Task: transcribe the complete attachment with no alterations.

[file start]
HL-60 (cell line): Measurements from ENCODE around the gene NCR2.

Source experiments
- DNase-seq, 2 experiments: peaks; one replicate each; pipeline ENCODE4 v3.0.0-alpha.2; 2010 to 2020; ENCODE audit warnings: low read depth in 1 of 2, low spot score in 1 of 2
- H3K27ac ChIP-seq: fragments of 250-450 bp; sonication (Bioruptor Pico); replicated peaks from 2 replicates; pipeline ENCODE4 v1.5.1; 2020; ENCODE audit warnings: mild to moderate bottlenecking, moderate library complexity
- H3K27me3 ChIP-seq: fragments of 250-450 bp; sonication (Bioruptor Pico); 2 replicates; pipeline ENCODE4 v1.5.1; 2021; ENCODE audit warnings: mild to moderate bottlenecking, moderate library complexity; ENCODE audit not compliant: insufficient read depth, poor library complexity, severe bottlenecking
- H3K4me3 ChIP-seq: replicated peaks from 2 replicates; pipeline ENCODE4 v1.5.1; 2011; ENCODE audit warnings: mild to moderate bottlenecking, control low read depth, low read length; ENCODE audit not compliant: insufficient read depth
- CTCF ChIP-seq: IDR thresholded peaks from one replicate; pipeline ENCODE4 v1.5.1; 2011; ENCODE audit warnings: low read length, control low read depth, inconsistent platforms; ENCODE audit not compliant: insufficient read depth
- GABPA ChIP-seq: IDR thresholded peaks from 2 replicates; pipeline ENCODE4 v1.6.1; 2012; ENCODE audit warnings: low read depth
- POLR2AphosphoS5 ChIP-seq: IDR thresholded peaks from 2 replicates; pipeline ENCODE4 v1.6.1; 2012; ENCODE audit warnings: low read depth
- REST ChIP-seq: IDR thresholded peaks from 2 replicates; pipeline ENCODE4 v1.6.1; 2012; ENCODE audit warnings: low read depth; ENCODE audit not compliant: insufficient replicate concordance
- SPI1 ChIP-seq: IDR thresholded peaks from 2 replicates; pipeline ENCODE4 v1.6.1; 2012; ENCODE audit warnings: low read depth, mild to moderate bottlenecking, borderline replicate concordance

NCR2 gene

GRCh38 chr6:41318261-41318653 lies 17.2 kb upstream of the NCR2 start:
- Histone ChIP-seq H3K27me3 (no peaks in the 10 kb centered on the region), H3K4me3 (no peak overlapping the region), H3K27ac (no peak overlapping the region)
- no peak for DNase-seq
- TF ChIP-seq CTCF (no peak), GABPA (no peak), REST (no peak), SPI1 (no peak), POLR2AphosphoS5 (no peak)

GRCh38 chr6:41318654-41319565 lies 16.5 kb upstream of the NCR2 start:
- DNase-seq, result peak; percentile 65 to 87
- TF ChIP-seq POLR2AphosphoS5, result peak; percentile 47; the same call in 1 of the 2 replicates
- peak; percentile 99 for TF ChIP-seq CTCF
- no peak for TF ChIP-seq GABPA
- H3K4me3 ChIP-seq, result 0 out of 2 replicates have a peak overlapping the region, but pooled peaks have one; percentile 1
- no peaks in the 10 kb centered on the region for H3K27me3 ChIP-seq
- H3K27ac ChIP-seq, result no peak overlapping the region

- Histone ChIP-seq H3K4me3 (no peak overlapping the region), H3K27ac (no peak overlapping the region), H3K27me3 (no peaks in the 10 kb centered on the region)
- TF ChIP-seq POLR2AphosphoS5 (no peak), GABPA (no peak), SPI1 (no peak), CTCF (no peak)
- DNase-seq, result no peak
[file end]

HL-60 (cell line): Measurements from ENCODE around the gene NCR2.

Source experiments
- DNase-seq, 2 experiments: peaks; one replicate each; pipeline ENCODE4 v3.0.0-alpha.2; 2010 to 2020; ENCODE audit warnings: low read depth in 1 of 2, low spot score in 1 of 2
- H3K27ac ChIP-seq: fragments of 250-450 bp; sonication (Bioruptor Pico); replicated peaks from 2 replicates; pipeline ENCODE4 v1.5.1; 2020; ENCODE audit warnings: mild to moderate bottlenecking, moderate library complexity
- H3K27me3 ChIP-seq: fragments of 250-450 bp; sonication (Bioruptor Pico); 2 replicates; pipeline ENCODE4 v1.5.1; 2021; ENCODE audit warnings: mild to moderate bottlenecking, moderate library complexity; ENCODE audit not compliant: insufficient read depth, poor library complexity, severe bottlenecking
- H3K4me3 ChIP-seq: replicated peaks from 2 replicates; pipeline ENCODE4 v1.5.1; 2011; ENCODE audit warnings: mild to moderate bottlenecking, control low read depth, low read length; ENCODE audit not compliant: insufficient read depth
- CTCF ChIP-seq: IDR thresholded peaks from one replicate; pipeline ENCODE4 v1.5.1; 2011; ENCODE audit warnings: low read length, control low read depth, inconsistent platforms; ENCODE audit not compliant: insufficient read depth
- GABPA ChIP-seq: IDR thresholded peaks from 2 replicates; pipeline ENCODE4 v1.6.1; 2012; ENCODE audit warnings: low read depth
- POLR2AphosphoS5 ChIP-seq: IDR thresholded peaks from 2 replicates; pipeline ENCODE4 v1.6.1; 2012; ENCODE audit warnings: low read depth
- REST ChIP-seq: IDR thresholded peaks from 2 replicates; pipeline ENCODE4 v1.6.1; 2012; ENCODE audit warnings: low read depth; ENCODE audit not compliant: insufficient replicate concordance
- SPI1 ChIP-seq: IDR thresholded peaks from 2 replicates; pipeline ENCODE4 v1.6.1; 2012; ENCODE audit warnings: low read depth, mild to moderate bottlenecking, borderline replicate concordance

NCR2 gene

GRCh38 chr6:41318261-41318653 lies 17.2 kb upstream of the NCR2 start:
- Histone ChIP-seq H3K27me3 (no peaks in the 10 kb centered on the region), H3K4me3 (no peak overlapping the region), H3K27ac (no peak overlapping the region)
- no peak for DNase-seq
- TF ChIP-seq CTCF (no peak), GABPA (no peak), REST (no peak), SPI1 (no peak), POLR2AphosphoS5 (no peak)

GRCh38 chr6:41318654-41319565 lies 16.5 kb upstream of the NCR2 start:
- DNase-seq, result peak; percentile 65 to 87
- TF ChIP-seq POLR2AphosphoS5, result peak; percentile 47; the same call in 1 of the 2 replicates
- peak; percentile 99 for TF ChIP-seq CTCF
- no peak for TF ChIP-seq GABPA
- H3K4me3 ChIP-seq, result 0 out of 2 replicates have a peak overlapping the region, but pooled peaks have one; percentile 1
- no peaks in the 10 kb centered on the region for H3K27me3 ChIP-seq
- H3K27ac ChIP-seq, result no peak overlapping the region

- Histone ChIP-seq H3K4me3 (no peak overlapping the region), H3K27ac (no peak overlapping the region), H3K27me3 (no peaks in the 10 kb centered on the region)
- TF ChIP-seq POLR2AphosphoS5 (no peak), GABPA (no peak), SPI1 (no peak), CTCF (no peak)
- DNase-seq, result no peak